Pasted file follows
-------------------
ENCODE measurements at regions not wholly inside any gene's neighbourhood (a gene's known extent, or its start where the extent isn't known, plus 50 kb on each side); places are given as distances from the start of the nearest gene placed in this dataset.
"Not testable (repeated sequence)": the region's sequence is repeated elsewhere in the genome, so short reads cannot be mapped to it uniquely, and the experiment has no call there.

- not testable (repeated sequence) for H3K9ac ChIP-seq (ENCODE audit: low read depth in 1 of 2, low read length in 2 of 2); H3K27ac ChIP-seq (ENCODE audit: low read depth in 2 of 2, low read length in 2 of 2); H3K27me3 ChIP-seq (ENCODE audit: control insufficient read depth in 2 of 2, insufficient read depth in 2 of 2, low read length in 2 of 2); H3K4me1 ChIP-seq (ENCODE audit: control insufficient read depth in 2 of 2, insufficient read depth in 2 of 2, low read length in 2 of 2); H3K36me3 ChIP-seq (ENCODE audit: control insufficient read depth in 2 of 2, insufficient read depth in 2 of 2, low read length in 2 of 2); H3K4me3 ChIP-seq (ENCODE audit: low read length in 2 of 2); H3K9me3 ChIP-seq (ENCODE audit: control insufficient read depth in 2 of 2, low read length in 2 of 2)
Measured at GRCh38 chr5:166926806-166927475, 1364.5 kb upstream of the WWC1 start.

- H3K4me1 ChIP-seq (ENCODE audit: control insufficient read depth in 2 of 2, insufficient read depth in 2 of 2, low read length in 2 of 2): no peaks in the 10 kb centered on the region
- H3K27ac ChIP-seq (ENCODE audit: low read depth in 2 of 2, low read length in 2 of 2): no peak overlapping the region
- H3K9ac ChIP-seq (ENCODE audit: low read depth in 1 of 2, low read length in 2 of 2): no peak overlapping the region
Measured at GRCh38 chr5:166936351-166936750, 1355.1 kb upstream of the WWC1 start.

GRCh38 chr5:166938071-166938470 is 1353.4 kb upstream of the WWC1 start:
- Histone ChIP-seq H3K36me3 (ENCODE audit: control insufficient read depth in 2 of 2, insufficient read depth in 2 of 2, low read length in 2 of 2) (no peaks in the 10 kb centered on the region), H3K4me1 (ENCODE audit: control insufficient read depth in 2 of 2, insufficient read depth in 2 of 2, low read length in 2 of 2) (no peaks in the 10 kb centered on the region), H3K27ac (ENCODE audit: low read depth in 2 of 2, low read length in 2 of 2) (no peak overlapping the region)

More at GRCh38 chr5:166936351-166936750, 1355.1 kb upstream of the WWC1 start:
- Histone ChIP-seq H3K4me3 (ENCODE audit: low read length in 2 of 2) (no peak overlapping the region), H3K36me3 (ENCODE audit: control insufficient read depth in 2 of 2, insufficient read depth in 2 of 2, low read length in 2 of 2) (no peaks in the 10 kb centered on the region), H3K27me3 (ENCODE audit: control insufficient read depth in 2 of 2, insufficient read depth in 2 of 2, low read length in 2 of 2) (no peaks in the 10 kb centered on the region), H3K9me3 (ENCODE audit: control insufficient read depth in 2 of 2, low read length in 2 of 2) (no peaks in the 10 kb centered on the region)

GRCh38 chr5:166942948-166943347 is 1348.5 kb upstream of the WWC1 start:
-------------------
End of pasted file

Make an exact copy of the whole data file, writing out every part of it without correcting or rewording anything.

ENCODE measurements at regions not wholly inside any gene's neighbourhood (a gene's known extent, or its start where the extent isn't known, plus 50 kb on each side); places are given as distances from the start of the nearest gene placed in this dataset.
"Not testable (repeated sequence)": the region's sequence is repeated elsewhere in the genome, so short reads cannot be mapped to it uniquely, and the experiment has no call there.

- not testable (repeated sequence) for H3K9ac ChIP-seq (ENCODE audit: low read depth in 1 of 2, low read length in 2 of 2); H3K27ac ChIP-seq (ENCODE audit: low read depth in 2 of 2, low read length in 2 of 2); H3K27me3 ChIP-seq (ENCODE audit: control insufficient read depth in 2 of 2, insufficient read depth in 2 of 2, low read length in 2 of 2); H3K4me1 ChIP-seq (ENCODE audit: control insufficient read depth in 2 of 2, insufficient read depth in 2 of 2, low read length in 2 of 2); H3K36me3 ChIP-seq (ENCODE audit: control insufficient read depth in 2 of 2, insufficient read depth in 2 of 2, low read length in 2 of 2); H3K4me3 ChIP-seq (ENCODE audit: low read length in 2 of 2); H3K9me3 ChIP-seq (ENCODE audit: control insufficient read depth in 2 of 2, low read length in 2 of 2)
Measured at GRCh38 chr5:166926806-166927475, 1364.5 kb upstream of the WWC1 start.

- H3K4me1 ChIP-seq (ENCODE audit: control insufficient read depth in 2 of 2, insufficient read depth in 2 of 2, low read length in 2 of 2): no peaks in the 10 kb centered on the region
- H3K27ac ChIP-seq (ENCODE audit: low read depth in 2 of 2, low read length in 2 of 2): no peak overlapping the region
- H3K9ac ChIP-seq (ENCODE audit: low read depth in 1 of 2, low read length in 2 of 2): no peak overlapping the region
Measured at GRCh38 chr5:166936351-166936750, 1355.1 kb upstream of the WWC1 start.

GRCh38 chr5:166938071-166938470 is 1353.4 kb upstream of the WWC1 start:
- Histone ChIP-seq H3K36me3 (ENCODE audit: control insufficient read depth in 2 of 2, insufficient read depth in 2 of 2, low read length in 2 of 2) (no peaks in the 10 kb centered on the region), H3K4me1 (ENCODE audit: control insufficient read depth in 2 of 2, insufficient read depth in 2 of 2, low read length in 2 of 2) (no peaks in the 10 kb centered on the region), H3K27ac (ENCODE audit: low read depth in 2 of 2, low read length in 2 of 2) (no peak overlapping the region)

More at GRCh38 chr5:166936351-166936750, 1355.1 kb upstream of the WWC1 start:
- Histone ChIP-seq H3K4me3 (ENCODE audit: low read length in 2 of 2) (no peak overlapping the region), H3K36me3 (ENCODE audit: control insufficient read depth in 2 of 2, insufficient read depth in 2 of 2, low read length in 2 of 2) (no peaks in the 10 kb centered on the region), H3K27me3 (ENCODE audit: control insufficient read depth in 2 of 2, insufficient read depth in 2 of 2, low read length in 2 of 2) (no peaks in the 10 kb centered on the region), H3K9me3 (ENCODE audit: control insufficient read depth in 2 of 2, low read length in 2 of 2) (no peaks in the 10 kb centered on the region)

GRCh38 chr5:166942948-166943347 is 1348.5 kb upstream of the WWC1 start: